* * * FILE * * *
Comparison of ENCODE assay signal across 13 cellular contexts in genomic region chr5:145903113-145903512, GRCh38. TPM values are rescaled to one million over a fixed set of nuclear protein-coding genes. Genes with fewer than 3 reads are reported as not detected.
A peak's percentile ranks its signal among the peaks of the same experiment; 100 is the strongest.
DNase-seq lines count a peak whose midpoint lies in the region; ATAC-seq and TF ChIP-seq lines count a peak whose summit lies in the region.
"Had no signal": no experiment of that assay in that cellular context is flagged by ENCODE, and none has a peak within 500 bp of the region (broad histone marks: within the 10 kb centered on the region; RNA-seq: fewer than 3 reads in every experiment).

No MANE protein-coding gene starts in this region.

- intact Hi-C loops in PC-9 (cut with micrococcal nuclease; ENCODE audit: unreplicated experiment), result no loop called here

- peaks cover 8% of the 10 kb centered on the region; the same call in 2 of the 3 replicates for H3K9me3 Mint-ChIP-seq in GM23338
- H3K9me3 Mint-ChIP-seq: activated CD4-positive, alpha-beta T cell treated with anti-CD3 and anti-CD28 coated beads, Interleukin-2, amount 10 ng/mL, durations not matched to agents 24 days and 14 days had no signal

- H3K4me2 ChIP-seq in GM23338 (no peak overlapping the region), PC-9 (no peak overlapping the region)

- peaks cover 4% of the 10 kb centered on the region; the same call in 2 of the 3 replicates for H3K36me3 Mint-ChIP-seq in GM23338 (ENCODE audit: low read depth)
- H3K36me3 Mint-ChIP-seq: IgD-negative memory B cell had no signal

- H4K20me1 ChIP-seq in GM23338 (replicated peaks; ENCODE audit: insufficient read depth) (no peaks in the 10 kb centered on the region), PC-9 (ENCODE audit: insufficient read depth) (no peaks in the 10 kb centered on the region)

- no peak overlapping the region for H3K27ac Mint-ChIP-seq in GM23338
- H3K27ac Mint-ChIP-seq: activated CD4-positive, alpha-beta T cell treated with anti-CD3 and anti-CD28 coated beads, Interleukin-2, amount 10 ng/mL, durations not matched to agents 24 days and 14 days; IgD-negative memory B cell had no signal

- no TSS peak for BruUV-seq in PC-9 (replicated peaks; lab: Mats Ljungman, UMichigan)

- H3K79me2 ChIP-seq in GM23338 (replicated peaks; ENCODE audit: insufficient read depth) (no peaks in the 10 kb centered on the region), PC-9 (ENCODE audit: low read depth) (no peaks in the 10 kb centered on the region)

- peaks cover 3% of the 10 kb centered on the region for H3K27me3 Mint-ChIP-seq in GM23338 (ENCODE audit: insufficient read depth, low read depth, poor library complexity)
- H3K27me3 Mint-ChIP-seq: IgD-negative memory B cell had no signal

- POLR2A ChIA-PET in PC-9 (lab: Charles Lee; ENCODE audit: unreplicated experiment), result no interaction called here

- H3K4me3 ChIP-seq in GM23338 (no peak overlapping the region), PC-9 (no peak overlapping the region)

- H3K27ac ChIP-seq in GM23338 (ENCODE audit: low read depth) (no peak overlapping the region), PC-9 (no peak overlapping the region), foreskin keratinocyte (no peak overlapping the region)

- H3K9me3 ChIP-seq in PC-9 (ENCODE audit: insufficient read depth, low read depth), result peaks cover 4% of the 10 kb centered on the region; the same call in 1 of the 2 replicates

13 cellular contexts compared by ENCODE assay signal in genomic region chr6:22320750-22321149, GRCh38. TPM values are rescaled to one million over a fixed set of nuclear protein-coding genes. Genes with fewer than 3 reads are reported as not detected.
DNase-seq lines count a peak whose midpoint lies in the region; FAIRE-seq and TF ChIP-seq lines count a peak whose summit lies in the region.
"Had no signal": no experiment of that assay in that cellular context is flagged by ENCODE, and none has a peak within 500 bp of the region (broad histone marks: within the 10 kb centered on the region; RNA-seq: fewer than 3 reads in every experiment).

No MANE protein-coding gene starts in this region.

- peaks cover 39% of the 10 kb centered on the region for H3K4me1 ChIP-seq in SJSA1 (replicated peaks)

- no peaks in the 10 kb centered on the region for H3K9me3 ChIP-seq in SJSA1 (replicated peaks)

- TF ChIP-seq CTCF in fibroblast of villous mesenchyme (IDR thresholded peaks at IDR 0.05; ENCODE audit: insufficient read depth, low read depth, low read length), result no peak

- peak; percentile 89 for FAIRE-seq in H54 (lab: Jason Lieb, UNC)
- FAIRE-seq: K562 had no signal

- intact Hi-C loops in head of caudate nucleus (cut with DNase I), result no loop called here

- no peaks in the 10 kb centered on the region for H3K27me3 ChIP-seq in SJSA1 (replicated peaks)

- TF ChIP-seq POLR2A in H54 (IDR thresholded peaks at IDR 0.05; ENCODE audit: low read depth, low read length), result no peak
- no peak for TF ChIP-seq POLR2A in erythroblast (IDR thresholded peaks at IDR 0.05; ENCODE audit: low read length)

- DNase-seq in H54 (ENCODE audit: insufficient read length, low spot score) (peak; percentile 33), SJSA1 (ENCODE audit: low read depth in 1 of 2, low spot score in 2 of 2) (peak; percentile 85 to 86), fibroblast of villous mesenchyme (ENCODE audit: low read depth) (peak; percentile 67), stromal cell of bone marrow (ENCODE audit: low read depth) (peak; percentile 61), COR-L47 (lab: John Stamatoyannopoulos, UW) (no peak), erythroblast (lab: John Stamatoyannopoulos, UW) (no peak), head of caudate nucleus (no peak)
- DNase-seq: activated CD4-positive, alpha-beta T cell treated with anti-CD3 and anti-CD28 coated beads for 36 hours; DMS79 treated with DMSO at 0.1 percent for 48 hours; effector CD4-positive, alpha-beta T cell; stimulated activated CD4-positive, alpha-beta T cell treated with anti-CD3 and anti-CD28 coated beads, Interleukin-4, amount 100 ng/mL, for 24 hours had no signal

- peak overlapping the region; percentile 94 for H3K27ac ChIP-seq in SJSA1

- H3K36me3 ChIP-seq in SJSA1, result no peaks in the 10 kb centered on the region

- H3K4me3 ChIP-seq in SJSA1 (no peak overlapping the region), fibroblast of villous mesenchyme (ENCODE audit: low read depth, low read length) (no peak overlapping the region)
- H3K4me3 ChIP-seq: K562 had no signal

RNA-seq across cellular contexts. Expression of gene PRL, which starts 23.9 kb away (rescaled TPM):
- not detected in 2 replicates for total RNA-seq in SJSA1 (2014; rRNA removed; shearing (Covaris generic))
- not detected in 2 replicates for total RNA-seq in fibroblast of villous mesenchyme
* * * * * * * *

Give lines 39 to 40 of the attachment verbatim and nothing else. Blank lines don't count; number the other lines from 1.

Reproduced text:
- H3K36me3 ChIP-seq in SJSA1, result no peaks in the 10 kb centered on the region

- H3K4me3 ChIP-seq in SJSA1 (no peak overlapping the region), fibroblast of villous mesenchyme (ENCODE audit: low read depth, low read length) (no peak overlapping the region)